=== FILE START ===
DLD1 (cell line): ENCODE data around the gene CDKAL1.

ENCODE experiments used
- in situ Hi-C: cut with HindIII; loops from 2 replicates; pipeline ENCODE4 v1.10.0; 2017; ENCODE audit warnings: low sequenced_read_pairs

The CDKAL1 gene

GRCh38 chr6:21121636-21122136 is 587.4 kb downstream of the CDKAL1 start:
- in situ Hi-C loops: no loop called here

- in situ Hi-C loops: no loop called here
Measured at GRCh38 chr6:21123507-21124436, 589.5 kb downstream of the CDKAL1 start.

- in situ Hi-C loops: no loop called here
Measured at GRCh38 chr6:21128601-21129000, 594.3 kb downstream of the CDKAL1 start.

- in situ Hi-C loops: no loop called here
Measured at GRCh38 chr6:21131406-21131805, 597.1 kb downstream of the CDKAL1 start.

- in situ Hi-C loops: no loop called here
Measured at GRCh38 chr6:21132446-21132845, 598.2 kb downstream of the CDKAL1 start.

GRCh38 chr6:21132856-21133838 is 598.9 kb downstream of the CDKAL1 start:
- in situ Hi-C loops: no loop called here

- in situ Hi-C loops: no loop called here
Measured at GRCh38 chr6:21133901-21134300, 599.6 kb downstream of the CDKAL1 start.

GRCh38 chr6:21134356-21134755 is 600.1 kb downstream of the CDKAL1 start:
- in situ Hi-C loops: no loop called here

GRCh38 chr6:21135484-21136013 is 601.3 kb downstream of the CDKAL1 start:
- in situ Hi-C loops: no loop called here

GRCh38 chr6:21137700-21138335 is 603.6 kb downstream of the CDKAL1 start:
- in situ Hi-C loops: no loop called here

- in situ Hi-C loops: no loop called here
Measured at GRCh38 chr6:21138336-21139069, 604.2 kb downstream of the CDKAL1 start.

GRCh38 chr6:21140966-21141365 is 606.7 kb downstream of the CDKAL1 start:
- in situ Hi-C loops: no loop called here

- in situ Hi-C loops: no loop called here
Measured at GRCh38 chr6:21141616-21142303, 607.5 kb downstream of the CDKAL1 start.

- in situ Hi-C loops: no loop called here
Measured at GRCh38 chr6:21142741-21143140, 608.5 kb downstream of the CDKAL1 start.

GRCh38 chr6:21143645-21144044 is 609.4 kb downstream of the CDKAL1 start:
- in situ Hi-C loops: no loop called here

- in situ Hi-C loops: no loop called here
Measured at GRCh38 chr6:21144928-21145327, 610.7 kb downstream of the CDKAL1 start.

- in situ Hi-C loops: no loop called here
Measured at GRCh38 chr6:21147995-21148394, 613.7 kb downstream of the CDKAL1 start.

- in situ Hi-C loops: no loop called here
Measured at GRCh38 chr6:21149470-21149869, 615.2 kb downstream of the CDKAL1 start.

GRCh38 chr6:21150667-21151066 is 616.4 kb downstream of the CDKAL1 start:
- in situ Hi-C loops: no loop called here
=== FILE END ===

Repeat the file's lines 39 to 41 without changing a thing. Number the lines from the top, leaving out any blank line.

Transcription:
- in situ Hi-C loops: no loop called here
Measured at GRCh38 chr6:21149470-21149869, 615.2 kb downstream of the CDKAL1 start.

GRCh38 chr6:21150667-21151066 is 616.4 kb downstream of the CDKAL1 start: